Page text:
This week, President Joe Biden formally launched his 2024 reelection campaign. He did so with a three-minute video in which he did not appear on camera speaking for more than two seconds at a time; the highly produced video instead utilizes audio of Biden over fast cuts of Normal Americans (TM) doing Normal Things (TM). Biden's message is simple: "Finish the Job."
But what, precisely, is the job? Biden's first term record is abysmal: a 40-year inflation high, now baked into the price structure; systemic weakness in the banking system, brought about by the necessity of the Federal Reserve raising interest rates; an out-of-control debt problem that will only appreciate over time; a collapsing Middle East in which a serious war is now the most likely outcome; an emboldened China casting its eyes upon Taiwan; a Europe unsure about American leadership despite the war in Ukraine; an Afghanistan turned over to eighth-century barbarians, with hundreds of Americans still behind enemy lines and 13 American service members murdered; and a social fabric frayed beyond recognition by the insistence on racial "equity" and the false malleability of sex itself, especially for children.
Biden's record is one of the worst for any first-term president. His "Finish the Job" slogan sounds more like a threat by a movie villain than a guarantee of future prosperity.
Joe Biden has nothing to run on.
Nothing except former President Donald Trump.
His announcement contains zero actual accomplishments of his first term. Instead, his entire campaign will be rooted in the same message as his first campaign, and the Democrats' 2022 campaign: Vote against Republicans -- and by Republicans, they mean Trump -- or democracy will be imperiled. "That's been the work of our first term," Biden intones. "To fight for our democracy ... But, you know, around the country, MAGA extremists are lining up to take on these bedrock freedoms." By MAGA extremists, of course, Biden doesn't just mean people who attempted to prevent certification of the 2020 election. He means anyone who opposes his agenda. "When I ran for president four years ago," Biden mumbles, "I said we were in a battle for the soul of America. And we still are."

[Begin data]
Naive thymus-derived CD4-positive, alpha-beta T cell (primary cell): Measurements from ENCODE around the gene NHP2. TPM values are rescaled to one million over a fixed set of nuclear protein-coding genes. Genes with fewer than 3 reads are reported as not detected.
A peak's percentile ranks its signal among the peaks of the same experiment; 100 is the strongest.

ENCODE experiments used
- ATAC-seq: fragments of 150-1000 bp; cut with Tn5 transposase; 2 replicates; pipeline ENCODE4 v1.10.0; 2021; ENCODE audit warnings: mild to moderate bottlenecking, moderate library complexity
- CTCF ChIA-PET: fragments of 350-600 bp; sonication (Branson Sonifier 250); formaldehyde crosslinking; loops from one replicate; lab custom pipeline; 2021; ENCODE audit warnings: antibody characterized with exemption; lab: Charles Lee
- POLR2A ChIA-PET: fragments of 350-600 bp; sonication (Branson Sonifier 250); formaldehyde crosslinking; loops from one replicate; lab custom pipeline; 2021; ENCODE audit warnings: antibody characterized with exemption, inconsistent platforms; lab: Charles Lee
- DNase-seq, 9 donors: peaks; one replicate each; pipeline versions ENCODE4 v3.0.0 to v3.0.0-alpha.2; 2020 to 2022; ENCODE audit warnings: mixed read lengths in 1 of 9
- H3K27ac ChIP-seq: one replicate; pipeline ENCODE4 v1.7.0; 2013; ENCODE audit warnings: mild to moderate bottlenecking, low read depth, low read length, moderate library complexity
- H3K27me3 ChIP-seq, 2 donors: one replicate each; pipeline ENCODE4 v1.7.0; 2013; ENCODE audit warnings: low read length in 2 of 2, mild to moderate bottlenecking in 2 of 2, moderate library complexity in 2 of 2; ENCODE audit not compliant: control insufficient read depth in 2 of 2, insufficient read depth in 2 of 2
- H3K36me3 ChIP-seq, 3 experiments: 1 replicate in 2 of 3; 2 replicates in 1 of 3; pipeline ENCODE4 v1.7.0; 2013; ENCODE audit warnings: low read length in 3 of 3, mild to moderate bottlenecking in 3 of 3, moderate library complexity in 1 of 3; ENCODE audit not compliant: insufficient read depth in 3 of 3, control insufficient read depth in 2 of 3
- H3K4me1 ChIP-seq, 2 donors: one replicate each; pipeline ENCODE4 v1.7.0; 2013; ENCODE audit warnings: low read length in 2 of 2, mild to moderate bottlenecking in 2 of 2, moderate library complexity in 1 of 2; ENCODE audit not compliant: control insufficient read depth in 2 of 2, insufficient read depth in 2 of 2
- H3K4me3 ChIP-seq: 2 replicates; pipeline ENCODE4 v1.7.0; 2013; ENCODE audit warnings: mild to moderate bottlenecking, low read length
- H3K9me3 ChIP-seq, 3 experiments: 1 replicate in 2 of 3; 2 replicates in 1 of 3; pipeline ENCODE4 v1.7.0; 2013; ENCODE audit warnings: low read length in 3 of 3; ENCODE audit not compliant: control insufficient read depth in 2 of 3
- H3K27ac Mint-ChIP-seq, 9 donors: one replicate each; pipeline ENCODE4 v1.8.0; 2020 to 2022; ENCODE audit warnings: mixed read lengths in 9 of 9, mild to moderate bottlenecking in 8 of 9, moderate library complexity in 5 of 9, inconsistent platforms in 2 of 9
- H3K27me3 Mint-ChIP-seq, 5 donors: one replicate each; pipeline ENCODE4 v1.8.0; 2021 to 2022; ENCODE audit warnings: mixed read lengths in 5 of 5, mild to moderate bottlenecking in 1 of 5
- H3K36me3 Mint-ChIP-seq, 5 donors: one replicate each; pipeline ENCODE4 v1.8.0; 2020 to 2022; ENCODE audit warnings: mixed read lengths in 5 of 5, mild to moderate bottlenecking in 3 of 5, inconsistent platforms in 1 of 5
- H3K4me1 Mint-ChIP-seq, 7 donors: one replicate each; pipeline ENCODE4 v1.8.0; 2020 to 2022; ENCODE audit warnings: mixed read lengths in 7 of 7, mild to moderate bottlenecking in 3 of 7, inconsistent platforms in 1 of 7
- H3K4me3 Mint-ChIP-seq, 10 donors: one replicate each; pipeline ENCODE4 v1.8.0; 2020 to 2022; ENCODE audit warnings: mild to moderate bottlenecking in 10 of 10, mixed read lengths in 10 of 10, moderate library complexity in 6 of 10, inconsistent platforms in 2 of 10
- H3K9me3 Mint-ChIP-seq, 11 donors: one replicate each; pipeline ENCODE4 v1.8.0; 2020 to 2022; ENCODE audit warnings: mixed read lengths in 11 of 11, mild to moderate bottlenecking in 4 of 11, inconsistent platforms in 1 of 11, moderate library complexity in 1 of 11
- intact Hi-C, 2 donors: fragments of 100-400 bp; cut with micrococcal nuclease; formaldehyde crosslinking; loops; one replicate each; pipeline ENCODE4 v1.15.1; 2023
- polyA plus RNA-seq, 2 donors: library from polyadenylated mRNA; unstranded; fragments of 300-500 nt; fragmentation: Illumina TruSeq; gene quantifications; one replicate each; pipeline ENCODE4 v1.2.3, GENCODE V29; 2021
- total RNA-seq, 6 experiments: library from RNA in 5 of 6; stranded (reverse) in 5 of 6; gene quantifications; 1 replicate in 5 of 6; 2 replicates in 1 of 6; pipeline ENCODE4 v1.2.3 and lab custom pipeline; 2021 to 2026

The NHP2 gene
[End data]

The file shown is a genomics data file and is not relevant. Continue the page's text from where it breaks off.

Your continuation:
This campaign strategy rests almost entirely on Republicans nominating Trump. In 2022, this message resonated only in areas that nominated Trump-lite candidates, from Georgia to Pennsylvania to New Hampshire. In New York and Florida, where Republicans ran more traditional Republican candidates, Democrats lost seats. Gov. Brian Kemp, who did not bow to Trump's pressure in Georgia, won reelection handily; so did Gov. Ron DeSantis in Florida, who ran on his record of accomplishment and freedom in the state. Democrats' "Democracy Dies in Darkness" sloganeering only carries weight when Republicans allow it to do so.
Will Republicans hand the 2024 election to Biden? They very well could. Right now, Trump leads in the Republican primaries, despite attacking his nearest rival, DeSantis, almost entirely from the Left: bashing DeSantis' record on COVID-19, slamming entitlement reform, criticizing DeSantis' battle against Disney's corporate social engineering. Trump has been unfairly targeted by political opponents to be sure -- Manhattan DA Alvin Bragg's case against Trump over a 2016 payoff to former porn star Stormy Daniels is a legal joke. But that doesn't mean that Republicans are likely to benefit from a campaign revolving around Trump's legal troubles and his persistent focus on the supposedly "stolen" 2020 election. In fact, Trump has yet to answer the most basic question he himself has raised about his electability: If, as he states, the 2020 election was stolen through voter fraud and falsification, how does he plan to overcome that problem in the 2024 election?
The polls show a consistent pattern: If Trump is the Republican candidate, Biden is more likely to win. It is difficult to imagine millions of Americans switching their 2020 votes in precisely the opposite direction. Indeed, polls currently show Biden beating Trump by an average of 3.1%, while losing to DeSantis by a slim margin. Trump currently trails Biden -- a president with an approval rating in the low 40s -- in Arizona, Michigan, Nevada, North Carolina, Pennsylvania and Wisconsin.
Joe Biden wants Trump. His entire campaign is built around Trump. Perhaps, like Hillary Clinton, he'll get more than he bargained for. But Republicans don't need to take that gamble. And they're clearly running a higher risk of a Biden second term if they do.